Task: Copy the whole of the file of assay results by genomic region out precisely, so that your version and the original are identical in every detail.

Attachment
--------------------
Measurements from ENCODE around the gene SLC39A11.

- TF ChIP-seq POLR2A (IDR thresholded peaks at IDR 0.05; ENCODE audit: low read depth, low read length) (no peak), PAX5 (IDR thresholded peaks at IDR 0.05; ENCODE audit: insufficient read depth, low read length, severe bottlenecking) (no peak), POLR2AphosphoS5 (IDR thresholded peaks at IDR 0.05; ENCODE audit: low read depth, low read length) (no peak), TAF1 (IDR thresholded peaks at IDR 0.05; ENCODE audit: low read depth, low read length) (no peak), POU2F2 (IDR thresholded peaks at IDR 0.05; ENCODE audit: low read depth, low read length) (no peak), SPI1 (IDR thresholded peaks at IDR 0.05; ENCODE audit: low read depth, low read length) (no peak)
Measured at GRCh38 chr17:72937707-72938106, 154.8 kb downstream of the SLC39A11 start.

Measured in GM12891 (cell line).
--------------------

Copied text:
Measurements from ENCODE around the gene SLC39A11.

- TF ChIP-seq POLR2A (IDR thresholded peaks at IDR 0.05; ENCODE audit: low read depth, low read length) (no peak), PAX5 (IDR thresholded peaks at IDR 0.05; ENCODE audit: insufficient read depth, low read length, severe bottlenecking) (no peak), POLR2AphosphoS5 (IDR thresholded peaks at IDR 0.05; ENCODE audit: low read depth, low read length) (no peak), TAF1 (IDR thresholded peaks at IDR 0.05; ENCODE audit: low read depth, low read length) (no peak), POU2F2 (IDR thresholded peaks at IDR 0.05; ENCODE audit: low read depth, low read length) (no peak), SPI1 (IDR thresholded peaks at IDR 0.05; ENCODE audit: low read depth, low read length) (no peak)
Measured at GRCh38 chr17:72937707-72938106, 154.8 kb downstream of the SLC39A11 start.

Measured in GM12891 (cell line).